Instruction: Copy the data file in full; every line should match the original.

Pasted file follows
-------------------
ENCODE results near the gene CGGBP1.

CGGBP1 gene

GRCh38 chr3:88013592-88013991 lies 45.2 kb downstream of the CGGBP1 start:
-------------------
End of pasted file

ENCODE results near the gene CGGBP1.

CGGBP1 gene

GRCh38 chr3:88013592-88013991 lies 45.2 kb downstream of the CGGBP1 start: